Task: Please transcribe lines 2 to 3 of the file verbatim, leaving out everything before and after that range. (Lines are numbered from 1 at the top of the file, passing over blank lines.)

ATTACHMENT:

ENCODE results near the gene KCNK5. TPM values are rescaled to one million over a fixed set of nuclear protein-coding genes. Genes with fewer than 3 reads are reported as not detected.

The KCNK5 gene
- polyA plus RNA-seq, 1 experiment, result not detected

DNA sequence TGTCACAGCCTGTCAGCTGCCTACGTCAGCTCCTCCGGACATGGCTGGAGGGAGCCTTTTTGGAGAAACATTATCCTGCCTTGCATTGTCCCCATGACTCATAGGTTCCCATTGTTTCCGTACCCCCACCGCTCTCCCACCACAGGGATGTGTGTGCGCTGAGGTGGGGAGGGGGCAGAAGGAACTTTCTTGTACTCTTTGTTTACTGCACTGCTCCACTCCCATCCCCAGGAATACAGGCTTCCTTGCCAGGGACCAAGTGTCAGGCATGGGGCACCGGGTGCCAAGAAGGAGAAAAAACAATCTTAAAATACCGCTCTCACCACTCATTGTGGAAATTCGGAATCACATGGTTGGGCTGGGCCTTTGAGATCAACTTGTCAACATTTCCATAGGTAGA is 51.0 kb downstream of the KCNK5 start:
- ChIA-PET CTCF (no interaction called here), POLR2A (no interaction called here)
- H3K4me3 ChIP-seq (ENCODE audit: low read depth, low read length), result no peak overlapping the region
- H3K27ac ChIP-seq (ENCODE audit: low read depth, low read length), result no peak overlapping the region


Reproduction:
The KCNK5 gene
- polyA plus RNA-seq, 1 experiment, result not detected